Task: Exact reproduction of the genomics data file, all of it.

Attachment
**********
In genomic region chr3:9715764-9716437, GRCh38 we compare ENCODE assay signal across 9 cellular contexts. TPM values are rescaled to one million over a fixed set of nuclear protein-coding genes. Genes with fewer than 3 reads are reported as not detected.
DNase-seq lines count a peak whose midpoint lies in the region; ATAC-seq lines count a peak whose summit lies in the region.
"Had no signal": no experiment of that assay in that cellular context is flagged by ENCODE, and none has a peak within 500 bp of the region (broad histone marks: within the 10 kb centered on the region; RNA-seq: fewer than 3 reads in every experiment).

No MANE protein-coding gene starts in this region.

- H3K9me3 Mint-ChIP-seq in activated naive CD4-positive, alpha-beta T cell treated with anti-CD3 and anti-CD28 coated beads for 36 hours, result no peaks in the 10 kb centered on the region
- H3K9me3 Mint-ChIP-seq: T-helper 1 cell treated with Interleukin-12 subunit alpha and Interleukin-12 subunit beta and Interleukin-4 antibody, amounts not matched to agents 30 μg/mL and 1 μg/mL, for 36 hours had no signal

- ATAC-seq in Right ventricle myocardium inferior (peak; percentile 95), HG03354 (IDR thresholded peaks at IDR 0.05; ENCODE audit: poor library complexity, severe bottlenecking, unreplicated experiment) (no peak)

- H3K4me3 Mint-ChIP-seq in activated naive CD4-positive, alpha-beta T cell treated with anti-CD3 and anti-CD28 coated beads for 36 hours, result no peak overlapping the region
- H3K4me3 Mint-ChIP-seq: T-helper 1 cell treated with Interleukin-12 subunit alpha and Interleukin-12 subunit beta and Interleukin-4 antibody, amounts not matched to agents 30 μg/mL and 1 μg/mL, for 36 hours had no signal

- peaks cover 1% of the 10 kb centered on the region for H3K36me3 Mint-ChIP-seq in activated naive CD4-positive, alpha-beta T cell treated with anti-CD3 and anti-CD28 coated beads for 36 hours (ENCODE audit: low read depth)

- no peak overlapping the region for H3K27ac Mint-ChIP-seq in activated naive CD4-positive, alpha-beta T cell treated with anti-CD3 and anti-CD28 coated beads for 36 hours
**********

In genomic region chr3:9715764-9716437, GRCh38 we compare ENCODE assay signal across 9 cellular contexts. TPM values are rescaled to one million over a fixed set of nuclear protein-coding genes. Genes with fewer than 3 reads are reported as not detected.
DNase-seq lines count a peak whose midpoint lies in the region; ATAC-seq lines count a peak whose summit lies in the region.
"Had no signal": no experiment of that assay in that cellular context is flagged by ENCODE, and none has a peak within 500 bp of the region (broad histone marks: within the 10 kb centered on the region; RNA-seq: fewer than 3 reads in every experiment).

No MANE protein-coding gene starts in this region.

- H3K9me3 Mint-ChIP-seq in activated naive CD4-positive, alpha-beta T cell treated with anti-CD3 and anti-CD28 coated beads for 36 hours, result no peaks in the 10 kb centered on the region
- H3K9me3 Mint-ChIP-seq: T-helper 1 cell treated with Interleukin-12 subunit alpha and Interleukin-12 subunit beta and Interleukin-4 antibody, amounts not matched to agents 30 μg/mL and 1 μg/mL, for 36 hours had no signal

- ATAC-seq in Right ventricle myocardium inferior (peak; percentile 95), HG03354 (IDR thresholded peaks at IDR 0.05; ENCODE audit: poor library complexity, severe bottlenecking, unreplicated experiment) (no peak)

- H3K4me3 Mint-ChIP-seq in activated naive CD4-positive, alpha-beta T cell treated with anti-CD3 and anti-CD28 coated beads for 36 hours, result no peak overlapping the region
- H3K4me3 Mint-ChIP-seq: T-helper 1 cell treated with Interleukin-12 subunit alpha and Interleukin-12 subunit beta and Interleukin-4 antibody, amounts not matched to agents 30 μg/mL and 1 μg/mL, for 36 hours had no signal

- peaks cover 1% of the 10 kb centered on the region for H3K36me3 Mint-ChIP-seq in activated naive CD4-positive, alpha-beta T cell treated with anti-CD3 and anti-CD28 coated beads for 36 hours (ENCODE audit: low read depth)

- no peak overlapping the region for H3K27ac Mint-ChIP-seq in activated naive CD4-positive, alpha-beta T cell treated with anti-CD3 and anti-CD28 coated beads for 36 hours